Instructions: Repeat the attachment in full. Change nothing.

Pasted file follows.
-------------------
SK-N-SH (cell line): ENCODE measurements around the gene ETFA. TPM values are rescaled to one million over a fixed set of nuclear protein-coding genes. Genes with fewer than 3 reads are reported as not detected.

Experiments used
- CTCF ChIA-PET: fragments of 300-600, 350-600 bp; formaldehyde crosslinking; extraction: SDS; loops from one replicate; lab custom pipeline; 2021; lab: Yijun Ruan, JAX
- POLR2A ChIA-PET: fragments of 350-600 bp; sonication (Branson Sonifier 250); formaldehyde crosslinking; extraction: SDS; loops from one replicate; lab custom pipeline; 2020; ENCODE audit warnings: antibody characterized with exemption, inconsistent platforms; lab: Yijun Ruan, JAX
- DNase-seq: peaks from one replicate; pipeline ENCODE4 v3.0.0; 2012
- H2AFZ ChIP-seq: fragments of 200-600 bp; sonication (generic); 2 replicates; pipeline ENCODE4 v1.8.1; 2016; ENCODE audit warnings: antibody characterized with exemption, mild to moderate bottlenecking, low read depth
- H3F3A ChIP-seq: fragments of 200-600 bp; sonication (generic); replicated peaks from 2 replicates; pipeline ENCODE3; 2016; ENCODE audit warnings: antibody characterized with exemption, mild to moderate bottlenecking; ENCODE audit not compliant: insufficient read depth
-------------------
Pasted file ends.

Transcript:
SK-N-SH (cell line): ENCODE measurements around the gene ETFA. TPM values are rescaled to one million over a fixed set of nuclear protein-coding genes. Genes with fewer than 3 reads are reported as not detected.

Experiments used
- CTCF ChIA-PET: fragments of 300-600, 350-600 bp; formaldehyde crosslinking; extraction: SDS; loops from one replicate; lab custom pipeline; 2021; lab: Yijun Ruan, JAX
- POLR2A ChIA-PET: fragments of 350-600 bp; sonication (Branson Sonifier 250); formaldehyde crosslinking; extraction: SDS; loops from one replicate; lab custom pipeline; 2020; ENCODE audit warnings: antibody characterized with exemption, inconsistent platforms; lab: Yijun Ruan, JAX
- DNase-seq: peaks from one replicate; pipeline ENCODE4 v3.0.0; 2012
- H2AFZ ChIP-seq: fragments of 200-600 bp; sonication (generic); 2 replicates; pipeline ENCODE4 v1.8.1; 2016; ENCODE audit warnings: antibody characterized with exemption, mild to moderate bottlenecking, low read depth
- H3F3A ChIP-seq: fragments of 200-600 bp; sonication (generic); replicated peaks from 2 replicates; pipeline ENCODE3; 2016; ENCODE audit warnings: antibody characterized with exemption, mild to moderate bottlenecking; ENCODE audit not compliant: insufficient read depth